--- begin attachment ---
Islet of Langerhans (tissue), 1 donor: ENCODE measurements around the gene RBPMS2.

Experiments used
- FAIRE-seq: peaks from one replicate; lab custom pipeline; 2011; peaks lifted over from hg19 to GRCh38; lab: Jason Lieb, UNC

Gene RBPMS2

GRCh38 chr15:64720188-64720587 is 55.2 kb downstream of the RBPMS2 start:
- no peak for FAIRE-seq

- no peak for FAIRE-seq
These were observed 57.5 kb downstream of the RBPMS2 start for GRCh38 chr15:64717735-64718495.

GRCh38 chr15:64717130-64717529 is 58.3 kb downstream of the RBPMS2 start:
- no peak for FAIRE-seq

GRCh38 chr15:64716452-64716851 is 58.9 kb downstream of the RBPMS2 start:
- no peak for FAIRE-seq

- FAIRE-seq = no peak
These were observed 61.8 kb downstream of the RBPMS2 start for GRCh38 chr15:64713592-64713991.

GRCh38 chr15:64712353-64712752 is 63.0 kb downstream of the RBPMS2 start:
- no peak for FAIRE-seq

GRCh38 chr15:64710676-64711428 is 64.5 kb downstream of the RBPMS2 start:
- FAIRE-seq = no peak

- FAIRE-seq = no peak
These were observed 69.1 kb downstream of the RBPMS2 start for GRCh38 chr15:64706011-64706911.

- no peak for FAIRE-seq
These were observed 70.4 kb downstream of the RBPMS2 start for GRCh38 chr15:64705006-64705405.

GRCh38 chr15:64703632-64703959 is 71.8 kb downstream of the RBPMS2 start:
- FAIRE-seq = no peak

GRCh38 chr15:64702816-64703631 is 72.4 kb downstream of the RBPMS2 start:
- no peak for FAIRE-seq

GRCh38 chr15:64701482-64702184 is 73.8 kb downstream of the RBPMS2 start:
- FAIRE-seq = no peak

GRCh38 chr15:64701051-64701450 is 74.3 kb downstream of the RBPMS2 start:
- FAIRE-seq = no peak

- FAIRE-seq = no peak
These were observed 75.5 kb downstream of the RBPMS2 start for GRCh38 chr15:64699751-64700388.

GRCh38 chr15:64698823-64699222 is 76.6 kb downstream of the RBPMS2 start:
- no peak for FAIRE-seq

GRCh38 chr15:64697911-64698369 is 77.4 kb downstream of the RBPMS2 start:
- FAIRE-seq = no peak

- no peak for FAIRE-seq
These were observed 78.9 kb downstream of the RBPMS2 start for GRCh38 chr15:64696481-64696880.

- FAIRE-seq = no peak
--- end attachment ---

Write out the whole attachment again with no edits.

Islet of Langerhans (tissue), 1 donor: ENCODE measurements around the gene RBPMS2.

Experiments used
- FAIRE-seq: peaks from one replicate; lab custom pipeline; 2011; peaks lifted over from hg19 to GRCh38; lab: Jason Lieb, UNC

Gene RBPMS2

GRCh38 chr15:64720188-64720587 is 55.2 kb downstream of the RBPMS2 start:
- no peak for FAIRE-seq

- no peak for FAIRE-seq
These were observed 57.5 kb downstream of the RBPMS2 start for GRCh38 chr15:64717735-64718495.

GRCh38 chr15:64717130-64717529 is 58.3 kb downstream of the RBPMS2 start:
- no peak for FAIRE-seq

GRCh38 chr15:64716452-64716851 is 58.9 kb downstream of the RBPMS2 start:
- no peak for FAIRE-seq

- FAIRE-seq = no peak
These were observed 61.8 kb downstream of the RBPMS2 start for GRCh38 chr15:64713592-64713991.

GRCh38 chr15:64712353-64712752 is 63.0 kb downstream of the RBPMS2 start:
- no peak for FAIRE-seq

GRCh38 chr15:64710676-64711428 is 64.5 kb downstream of the RBPMS2 start:
- FAIRE-seq = no peak

- FAIRE-seq = no peak
These were observed 69.1 kb downstream of the RBPMS2 start for GRCh38 chr15:64706011-64706911.

- no peak for FAIRE-seq
These were observed 70.4 kb downstream of the RBPMS2 start for GRCh38 chr15:64705006-64705405.

GRCh38 chr15:64703632-64703959 is 71.8 kb downstream of the RBPMS2 start:
- FAIRE-seq = no peak

GRCh38 chr15:64702816-64703631 is 72.4 kb downstream of the RBPMS2 start:
- no peak for FAIRE-seq

GRCh38 chr15:64701482-64702184 is 73.8 kb downstream of the RBPMS2 start:
- FAIRE-seq = no peak

GRCh38 chr15:64701051-64701450 is 74.3 kb downstream of the RBPMS2 start:
- FAIRE-seq = no peak

- FAIRE-seq = no peak
These were observed 75.5 kb downstream of the RBPMS2 start for GRCh38 chr15:64699751-64700388.

GRCh38 chr15:64698823-64699222 is 76.6 kb downstream of the RBPMS2 start:
- no peak for FAIRE-seq

GRCh38 chr15:64697911-64698369 is 77.4 kb downstream of the RBPMS2 start:
- FAIRE-seq = no peak

- no peak for FAIRE-seq
These were observed 78.9 kb downstream of the RBPMS2 start for GRCh38 chr15:64696481-64696880.

- FAIRE-seq = no peak